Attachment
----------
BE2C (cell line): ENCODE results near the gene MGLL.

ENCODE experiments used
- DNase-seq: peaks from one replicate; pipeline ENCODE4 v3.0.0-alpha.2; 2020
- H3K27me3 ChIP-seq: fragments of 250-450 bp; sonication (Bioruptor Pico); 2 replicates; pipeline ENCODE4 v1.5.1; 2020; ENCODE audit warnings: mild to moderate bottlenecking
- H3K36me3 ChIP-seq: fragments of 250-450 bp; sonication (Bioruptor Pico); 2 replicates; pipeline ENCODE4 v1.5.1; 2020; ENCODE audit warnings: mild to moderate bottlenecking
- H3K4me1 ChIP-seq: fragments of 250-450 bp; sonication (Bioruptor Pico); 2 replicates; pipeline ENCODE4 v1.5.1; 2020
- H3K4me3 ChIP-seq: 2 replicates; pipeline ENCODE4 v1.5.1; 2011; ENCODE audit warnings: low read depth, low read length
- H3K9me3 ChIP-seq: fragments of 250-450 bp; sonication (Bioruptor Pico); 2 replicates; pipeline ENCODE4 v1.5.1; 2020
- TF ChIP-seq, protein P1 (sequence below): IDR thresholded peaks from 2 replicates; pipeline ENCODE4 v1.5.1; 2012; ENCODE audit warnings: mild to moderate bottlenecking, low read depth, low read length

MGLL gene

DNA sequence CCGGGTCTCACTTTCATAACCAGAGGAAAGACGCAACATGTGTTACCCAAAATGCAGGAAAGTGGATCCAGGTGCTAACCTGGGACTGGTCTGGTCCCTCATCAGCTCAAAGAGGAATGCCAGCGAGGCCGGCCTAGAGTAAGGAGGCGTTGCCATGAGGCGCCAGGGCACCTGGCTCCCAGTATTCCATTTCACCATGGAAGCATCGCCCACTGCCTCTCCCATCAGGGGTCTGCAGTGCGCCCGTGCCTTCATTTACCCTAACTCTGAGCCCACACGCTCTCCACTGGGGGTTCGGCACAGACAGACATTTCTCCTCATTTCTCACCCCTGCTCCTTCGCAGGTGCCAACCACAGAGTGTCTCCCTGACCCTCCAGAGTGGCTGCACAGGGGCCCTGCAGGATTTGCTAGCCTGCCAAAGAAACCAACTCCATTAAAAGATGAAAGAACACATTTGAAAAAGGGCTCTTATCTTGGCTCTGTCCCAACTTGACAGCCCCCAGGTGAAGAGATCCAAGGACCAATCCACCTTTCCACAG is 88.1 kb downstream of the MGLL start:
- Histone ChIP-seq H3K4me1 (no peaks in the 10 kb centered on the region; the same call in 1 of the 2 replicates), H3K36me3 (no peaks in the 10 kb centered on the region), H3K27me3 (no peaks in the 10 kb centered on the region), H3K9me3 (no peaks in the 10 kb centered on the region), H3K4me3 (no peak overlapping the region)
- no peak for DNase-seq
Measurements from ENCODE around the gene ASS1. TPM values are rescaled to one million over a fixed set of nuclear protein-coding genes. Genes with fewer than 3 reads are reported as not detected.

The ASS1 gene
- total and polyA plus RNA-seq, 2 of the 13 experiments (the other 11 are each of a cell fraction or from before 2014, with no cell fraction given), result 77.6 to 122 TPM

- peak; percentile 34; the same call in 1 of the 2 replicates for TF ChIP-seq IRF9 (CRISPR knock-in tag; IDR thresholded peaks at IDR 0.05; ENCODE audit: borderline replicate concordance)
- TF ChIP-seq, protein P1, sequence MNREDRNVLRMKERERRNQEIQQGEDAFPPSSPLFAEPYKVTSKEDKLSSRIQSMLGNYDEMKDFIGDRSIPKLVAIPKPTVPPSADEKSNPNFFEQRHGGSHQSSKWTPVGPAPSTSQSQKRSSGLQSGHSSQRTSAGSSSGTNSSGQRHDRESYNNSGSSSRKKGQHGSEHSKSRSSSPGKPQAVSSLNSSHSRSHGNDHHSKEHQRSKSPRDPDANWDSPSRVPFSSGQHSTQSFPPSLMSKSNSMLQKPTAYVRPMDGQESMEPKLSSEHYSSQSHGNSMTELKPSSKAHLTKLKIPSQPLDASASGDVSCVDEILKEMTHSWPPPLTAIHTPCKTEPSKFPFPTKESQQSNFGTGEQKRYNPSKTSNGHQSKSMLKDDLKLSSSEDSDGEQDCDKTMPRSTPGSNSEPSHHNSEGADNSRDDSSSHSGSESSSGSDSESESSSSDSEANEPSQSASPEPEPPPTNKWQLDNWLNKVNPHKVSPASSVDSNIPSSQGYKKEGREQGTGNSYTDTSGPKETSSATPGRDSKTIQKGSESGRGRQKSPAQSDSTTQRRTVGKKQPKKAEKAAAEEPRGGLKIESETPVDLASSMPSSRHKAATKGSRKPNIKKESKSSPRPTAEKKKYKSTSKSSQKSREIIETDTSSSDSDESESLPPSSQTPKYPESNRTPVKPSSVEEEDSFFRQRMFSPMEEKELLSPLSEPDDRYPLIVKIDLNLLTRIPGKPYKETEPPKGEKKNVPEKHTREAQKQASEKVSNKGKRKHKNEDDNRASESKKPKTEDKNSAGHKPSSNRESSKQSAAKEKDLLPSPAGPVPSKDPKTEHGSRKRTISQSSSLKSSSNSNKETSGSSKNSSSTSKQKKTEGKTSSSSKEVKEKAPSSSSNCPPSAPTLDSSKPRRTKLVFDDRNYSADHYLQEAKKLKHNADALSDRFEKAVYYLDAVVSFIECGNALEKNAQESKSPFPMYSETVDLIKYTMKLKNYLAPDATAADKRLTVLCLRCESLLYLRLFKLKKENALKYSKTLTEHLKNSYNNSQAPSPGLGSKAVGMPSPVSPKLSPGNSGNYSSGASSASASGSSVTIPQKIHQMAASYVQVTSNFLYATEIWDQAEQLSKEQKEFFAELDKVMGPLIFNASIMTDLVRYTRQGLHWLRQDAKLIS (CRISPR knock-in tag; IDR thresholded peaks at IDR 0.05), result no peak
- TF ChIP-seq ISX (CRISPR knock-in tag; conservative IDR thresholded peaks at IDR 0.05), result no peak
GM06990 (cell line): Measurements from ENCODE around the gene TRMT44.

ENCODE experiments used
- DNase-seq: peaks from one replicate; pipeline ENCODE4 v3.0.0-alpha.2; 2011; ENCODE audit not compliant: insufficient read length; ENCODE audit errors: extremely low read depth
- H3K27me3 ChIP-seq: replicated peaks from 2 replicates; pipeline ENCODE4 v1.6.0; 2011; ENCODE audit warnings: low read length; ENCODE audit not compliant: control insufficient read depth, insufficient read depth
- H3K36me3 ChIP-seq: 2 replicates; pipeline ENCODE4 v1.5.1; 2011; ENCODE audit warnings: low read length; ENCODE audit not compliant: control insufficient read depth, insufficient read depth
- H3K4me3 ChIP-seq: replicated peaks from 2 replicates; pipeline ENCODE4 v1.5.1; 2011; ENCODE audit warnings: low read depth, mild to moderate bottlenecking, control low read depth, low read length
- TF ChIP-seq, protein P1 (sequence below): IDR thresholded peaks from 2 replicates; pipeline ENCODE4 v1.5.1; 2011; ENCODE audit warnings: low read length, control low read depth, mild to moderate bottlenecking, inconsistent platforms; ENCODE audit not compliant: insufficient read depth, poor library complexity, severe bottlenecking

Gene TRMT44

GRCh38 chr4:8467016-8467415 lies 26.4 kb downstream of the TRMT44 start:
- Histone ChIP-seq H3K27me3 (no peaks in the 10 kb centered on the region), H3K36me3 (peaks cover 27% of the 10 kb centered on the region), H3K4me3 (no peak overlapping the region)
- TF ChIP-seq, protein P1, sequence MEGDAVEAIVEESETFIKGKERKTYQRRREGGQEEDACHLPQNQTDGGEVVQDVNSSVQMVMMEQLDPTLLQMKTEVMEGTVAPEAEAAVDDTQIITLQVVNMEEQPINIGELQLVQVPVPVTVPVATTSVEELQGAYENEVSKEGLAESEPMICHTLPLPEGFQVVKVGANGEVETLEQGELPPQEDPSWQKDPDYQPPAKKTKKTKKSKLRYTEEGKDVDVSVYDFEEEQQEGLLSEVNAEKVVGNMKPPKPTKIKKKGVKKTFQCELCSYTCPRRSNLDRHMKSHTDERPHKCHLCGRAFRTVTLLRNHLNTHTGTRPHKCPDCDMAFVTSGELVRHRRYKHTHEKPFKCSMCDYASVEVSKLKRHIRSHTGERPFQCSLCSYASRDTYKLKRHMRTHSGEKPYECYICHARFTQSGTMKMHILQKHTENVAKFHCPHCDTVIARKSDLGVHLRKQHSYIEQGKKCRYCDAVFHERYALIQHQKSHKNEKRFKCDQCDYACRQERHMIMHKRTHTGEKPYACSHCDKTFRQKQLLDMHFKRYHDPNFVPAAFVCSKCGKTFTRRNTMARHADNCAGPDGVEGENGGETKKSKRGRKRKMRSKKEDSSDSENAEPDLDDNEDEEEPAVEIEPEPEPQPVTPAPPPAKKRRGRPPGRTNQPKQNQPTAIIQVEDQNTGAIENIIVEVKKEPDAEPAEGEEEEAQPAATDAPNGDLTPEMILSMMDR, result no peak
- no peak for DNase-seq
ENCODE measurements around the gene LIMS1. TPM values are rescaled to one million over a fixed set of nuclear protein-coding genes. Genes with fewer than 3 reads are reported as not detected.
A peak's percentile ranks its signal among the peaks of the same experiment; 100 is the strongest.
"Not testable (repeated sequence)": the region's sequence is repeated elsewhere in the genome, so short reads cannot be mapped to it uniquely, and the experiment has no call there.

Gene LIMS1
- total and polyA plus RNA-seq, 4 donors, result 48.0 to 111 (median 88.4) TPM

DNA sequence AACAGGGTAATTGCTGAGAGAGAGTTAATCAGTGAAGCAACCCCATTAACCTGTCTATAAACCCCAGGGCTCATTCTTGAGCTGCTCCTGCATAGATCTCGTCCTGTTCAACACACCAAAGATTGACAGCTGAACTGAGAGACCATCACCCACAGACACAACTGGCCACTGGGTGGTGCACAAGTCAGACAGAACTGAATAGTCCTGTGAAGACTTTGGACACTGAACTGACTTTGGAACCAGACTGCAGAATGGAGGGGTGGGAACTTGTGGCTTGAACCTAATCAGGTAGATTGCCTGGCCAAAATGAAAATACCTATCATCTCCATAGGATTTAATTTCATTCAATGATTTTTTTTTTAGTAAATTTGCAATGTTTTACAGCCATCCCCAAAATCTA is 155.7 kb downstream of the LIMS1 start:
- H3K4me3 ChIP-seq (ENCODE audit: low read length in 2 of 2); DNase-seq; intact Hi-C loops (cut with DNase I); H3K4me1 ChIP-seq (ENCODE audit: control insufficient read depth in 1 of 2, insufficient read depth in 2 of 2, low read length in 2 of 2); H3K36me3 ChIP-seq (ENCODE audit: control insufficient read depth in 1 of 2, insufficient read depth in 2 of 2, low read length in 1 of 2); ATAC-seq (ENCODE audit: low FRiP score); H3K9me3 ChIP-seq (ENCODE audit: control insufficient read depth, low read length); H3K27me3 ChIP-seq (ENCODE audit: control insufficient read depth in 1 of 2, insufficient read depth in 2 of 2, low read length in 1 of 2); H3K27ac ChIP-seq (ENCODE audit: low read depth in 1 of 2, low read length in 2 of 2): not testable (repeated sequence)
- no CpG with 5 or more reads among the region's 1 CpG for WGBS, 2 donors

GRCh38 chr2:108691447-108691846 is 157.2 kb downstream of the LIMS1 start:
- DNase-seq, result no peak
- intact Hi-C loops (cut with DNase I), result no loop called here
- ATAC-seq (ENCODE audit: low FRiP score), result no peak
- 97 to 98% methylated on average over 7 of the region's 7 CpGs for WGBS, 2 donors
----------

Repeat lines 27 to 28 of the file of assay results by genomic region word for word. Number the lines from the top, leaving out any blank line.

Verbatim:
Gene TRMT44

GRCh38 chr4:8467016-8467415 lies 26.4 kb downstream of the TRMT44 start: